Edible Wild Plants of Martha's Vineyard
Now back in stock!
Back in stock after a year's absence, new VCS members can choose to receive a free copy of Edible Wild Plants of Martha's Vineyard by Linsey Lee when they join. This beautifully illustrated guide to our wild bounty of edible plants includes descriptions of plants and their habitats, with fascinating information about traditional medicinal and folklore uses.
There's never been a better time to join than today!
Edible Wild Plants is also available for purchase at Alley's General Store, Bunch of Grapes, Felix Neck, Morning Glory Farm, the M.V. Museum, and the VCS office.
Walking Martha's VineyardGet outdoors this off-season and enjoy the tranquility with the new 4th edition of Walking Trails of Martha's Vineyard featuring several new trails!
Available for $15 at many Island locations, including The Bunch of Grapes Book Store, Edgartown Books, Alley's General Store, Cronig's, Brahmhall and Dunn, The Secret Garden, Felix Neck, Allen Farm, and the Vineyard Conservation Society office. Or, order through our donation page (by choosing the $20 option) and have it shipped to your door.
You can find the book at many Island stores and farms, including Bunch of Grapes, Cronig's, Larsen's Fish Market (Menemsha), Allen Farm, Morning Glory Farm, Mermaid Farm, Nip N' Tuck Farm, and Fiddlehead Farm Stand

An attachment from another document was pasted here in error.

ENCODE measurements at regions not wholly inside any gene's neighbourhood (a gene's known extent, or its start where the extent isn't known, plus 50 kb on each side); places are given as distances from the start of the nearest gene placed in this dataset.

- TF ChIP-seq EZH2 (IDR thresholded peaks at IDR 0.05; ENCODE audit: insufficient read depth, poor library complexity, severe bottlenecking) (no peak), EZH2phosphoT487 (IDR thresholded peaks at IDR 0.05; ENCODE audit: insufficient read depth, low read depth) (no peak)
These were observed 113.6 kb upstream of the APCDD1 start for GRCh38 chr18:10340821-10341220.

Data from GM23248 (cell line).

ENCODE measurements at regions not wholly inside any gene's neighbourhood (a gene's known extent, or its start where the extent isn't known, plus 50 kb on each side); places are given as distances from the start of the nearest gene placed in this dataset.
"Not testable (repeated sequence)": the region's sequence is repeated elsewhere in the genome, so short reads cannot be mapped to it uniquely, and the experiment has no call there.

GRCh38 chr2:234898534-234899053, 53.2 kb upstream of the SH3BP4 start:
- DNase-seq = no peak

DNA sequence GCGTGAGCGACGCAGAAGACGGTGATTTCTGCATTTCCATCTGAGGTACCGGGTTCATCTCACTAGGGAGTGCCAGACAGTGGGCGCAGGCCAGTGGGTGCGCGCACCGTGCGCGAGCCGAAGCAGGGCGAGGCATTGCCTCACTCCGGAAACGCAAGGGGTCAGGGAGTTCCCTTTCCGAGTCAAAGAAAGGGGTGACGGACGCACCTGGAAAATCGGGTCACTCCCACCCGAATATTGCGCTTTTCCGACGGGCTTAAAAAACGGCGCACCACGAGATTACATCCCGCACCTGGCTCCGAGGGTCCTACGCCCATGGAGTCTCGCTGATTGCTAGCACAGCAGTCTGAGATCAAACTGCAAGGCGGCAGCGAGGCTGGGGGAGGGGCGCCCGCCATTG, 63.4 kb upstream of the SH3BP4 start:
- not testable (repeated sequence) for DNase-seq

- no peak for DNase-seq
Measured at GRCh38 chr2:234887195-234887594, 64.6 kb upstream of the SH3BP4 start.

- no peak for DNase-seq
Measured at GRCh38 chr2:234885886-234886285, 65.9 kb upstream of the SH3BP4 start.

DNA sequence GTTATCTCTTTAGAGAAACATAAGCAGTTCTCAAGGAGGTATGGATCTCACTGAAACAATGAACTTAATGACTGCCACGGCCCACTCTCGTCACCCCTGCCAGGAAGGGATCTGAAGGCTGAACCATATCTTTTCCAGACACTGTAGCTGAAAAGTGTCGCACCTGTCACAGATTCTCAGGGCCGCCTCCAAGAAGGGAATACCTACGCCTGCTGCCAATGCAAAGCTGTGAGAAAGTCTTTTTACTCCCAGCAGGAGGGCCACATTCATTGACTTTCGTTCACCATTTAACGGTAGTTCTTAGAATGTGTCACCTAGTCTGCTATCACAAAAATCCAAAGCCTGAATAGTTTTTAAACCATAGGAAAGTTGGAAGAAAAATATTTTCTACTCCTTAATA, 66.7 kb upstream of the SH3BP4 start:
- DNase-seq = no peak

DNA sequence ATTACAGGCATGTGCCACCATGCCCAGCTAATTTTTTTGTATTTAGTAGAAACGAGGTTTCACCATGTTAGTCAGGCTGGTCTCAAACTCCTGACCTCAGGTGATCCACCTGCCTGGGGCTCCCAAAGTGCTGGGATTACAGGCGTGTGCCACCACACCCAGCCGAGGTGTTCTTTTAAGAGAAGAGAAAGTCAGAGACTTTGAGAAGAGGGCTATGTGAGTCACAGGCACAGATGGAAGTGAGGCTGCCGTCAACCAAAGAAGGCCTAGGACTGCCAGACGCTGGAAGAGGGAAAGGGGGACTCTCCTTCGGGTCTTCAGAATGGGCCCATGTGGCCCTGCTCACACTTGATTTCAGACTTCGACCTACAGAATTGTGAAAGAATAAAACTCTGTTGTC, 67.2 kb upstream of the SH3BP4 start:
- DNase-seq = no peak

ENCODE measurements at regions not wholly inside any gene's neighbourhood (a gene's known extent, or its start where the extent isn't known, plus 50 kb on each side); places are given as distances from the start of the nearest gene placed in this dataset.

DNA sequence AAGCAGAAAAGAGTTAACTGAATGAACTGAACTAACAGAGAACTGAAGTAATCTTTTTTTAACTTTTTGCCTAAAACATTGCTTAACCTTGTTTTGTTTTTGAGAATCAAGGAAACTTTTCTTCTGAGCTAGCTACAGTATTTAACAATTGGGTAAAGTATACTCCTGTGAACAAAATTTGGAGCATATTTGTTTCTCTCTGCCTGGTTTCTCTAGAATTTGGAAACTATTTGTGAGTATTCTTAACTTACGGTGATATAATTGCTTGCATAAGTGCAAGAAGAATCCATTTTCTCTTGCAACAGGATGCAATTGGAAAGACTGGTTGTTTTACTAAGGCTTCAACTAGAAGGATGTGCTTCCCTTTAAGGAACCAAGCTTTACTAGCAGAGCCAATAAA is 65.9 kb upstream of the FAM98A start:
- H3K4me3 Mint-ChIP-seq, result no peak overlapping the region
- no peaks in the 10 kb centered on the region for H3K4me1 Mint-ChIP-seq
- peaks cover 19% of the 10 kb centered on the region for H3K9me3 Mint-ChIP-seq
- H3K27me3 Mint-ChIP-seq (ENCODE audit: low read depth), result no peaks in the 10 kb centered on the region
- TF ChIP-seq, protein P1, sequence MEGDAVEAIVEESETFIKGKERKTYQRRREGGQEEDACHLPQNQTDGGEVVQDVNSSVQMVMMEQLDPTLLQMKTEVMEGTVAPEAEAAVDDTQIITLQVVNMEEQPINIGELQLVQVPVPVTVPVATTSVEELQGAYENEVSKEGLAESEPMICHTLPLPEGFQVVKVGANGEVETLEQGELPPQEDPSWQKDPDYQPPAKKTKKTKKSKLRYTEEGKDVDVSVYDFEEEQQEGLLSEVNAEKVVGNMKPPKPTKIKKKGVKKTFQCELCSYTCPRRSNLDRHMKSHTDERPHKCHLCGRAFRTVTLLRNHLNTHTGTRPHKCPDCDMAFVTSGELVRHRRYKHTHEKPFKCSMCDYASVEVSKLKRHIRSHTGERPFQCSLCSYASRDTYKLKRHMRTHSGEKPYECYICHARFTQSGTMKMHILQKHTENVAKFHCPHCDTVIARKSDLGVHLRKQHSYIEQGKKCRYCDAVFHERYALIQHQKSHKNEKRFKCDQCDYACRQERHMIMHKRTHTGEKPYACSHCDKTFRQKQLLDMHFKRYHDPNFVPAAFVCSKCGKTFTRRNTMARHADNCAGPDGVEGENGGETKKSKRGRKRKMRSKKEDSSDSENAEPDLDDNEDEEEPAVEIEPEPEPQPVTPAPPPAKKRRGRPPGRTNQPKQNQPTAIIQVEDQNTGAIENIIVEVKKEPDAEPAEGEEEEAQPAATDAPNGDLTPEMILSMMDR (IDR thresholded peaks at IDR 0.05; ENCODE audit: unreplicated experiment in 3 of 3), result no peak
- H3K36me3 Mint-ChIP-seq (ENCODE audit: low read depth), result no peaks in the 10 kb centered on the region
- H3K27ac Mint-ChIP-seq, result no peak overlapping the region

Two locally produced videos help make sense of this complex issue ---
Building and Island Understanding
Video of the entire presentation was recorded and professionally produced by Martha's Vineyard Productions for VCS and MVTV. Click the link below to watch!
An Island in Conflict:
What to do about Climate Change
Longtime VCS friend Marnie Stanton has produced a new video, funded by the Edey Foundation, that looks at some of the most important local climate change issues. Marnie's 15-minute video features an extensive interview with Islanders Chris Murphy and Liz Durkee, along with shorter excerpts from other local opinion leaders. She touches on a variety of issues, but really focuses on the difficult decisions the Island faces as sea level rise and increased erosion complicate the business of coastal planning and managing development. Where should hard armoring of the coast be allowed, and where should we allow beaches to grow and recede naturally? How do we manage the competing interests of private business and property with the public good?
The most important, longest running, and most costly campaign in the Vineyard Conservation Society’s 45-year history involves environmental legal defense at Moshup Trail. The lawsuit isn’t over, but we have registered a significant win.
On August 12, 2010, Judge Charles Trombley, Jr. of the Land Court Department of the Trial Court ruled in favor of VCS and co-defendants in a long-running case involving developers’ efforts to force access through conservation holdings at Moshup Trail, Aquinnah.
VCS has always taken the long view of land protection in this area.
For more, click HERE